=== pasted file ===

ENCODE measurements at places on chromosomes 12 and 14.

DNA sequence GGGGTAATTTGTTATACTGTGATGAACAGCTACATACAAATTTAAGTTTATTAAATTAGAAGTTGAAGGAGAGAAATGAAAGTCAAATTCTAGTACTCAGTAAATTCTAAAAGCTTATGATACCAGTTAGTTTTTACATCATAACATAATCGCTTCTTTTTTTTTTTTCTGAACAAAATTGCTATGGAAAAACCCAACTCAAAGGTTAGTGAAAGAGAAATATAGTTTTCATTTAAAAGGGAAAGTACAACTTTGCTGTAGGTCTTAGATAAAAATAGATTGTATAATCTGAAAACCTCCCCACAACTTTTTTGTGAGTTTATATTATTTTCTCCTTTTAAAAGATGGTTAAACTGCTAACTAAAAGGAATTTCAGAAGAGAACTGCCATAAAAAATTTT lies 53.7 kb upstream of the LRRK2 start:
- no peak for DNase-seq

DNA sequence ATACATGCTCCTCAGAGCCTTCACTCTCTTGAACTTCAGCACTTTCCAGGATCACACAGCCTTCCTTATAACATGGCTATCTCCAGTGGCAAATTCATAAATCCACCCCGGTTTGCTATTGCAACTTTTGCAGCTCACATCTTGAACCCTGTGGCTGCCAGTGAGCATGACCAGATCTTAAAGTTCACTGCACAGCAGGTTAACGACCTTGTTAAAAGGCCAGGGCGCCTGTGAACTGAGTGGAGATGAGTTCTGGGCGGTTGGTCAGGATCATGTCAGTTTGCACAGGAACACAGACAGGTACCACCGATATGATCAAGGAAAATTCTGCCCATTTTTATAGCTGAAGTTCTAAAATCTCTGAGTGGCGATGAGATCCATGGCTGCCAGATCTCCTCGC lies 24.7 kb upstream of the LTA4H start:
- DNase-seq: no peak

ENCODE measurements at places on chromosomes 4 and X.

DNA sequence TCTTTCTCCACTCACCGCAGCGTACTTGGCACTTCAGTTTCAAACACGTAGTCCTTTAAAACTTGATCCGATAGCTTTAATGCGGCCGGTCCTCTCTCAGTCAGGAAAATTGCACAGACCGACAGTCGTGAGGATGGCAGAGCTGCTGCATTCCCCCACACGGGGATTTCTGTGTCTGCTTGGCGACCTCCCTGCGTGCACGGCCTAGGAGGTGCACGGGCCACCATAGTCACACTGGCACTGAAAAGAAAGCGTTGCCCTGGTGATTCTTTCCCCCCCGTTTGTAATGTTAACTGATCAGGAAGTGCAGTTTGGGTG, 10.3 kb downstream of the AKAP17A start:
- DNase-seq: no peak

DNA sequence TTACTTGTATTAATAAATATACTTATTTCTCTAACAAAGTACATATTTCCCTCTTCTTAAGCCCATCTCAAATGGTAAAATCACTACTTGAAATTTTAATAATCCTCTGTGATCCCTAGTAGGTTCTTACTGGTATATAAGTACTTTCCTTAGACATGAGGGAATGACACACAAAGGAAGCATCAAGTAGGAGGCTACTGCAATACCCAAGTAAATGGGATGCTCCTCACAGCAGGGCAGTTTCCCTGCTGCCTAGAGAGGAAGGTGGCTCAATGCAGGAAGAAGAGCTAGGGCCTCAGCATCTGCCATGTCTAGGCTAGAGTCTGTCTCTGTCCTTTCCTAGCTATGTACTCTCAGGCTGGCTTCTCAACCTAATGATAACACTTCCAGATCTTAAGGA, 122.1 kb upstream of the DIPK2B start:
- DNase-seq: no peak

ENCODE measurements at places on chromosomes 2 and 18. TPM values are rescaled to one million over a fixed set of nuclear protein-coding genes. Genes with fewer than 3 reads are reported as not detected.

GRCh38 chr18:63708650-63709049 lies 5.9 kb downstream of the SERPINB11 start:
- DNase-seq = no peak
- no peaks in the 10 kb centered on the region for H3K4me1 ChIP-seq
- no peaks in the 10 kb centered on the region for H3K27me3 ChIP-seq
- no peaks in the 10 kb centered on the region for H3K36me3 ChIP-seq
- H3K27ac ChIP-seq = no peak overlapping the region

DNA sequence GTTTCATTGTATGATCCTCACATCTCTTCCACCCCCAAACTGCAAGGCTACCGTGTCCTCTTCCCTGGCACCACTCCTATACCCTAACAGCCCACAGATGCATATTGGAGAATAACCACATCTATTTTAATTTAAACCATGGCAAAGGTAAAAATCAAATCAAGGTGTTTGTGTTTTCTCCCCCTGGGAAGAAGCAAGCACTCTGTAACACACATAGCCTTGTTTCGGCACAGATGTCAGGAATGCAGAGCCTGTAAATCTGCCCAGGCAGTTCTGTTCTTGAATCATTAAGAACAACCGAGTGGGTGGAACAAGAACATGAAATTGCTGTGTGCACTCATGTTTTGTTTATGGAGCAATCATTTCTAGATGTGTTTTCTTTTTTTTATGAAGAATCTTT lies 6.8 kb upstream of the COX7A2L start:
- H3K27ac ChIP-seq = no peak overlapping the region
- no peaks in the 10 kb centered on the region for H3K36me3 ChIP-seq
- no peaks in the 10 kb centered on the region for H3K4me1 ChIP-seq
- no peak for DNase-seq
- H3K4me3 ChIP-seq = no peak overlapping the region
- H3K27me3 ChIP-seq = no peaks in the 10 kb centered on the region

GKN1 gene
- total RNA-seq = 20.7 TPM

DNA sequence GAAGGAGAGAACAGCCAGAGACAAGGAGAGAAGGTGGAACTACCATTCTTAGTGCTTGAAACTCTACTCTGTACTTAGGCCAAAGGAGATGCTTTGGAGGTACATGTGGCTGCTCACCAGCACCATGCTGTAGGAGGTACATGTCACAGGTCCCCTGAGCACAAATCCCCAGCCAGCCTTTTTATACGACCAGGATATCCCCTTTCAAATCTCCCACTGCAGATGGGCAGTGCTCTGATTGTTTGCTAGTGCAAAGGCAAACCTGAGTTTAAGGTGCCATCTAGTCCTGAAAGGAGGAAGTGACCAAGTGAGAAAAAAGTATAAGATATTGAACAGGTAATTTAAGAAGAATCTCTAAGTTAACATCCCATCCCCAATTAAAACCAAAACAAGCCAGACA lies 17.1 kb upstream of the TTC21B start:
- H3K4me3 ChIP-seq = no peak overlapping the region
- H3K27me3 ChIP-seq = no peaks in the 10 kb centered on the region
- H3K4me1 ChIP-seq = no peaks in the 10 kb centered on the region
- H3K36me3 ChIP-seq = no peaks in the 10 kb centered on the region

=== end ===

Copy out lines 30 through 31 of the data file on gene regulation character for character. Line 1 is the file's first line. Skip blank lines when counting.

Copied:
- H3K4me1 ChIP-seq = no peaks in the 10 kb centered on the region
- H3K36me3 ChIP-seq = no peaks in the 10 kb centered on the region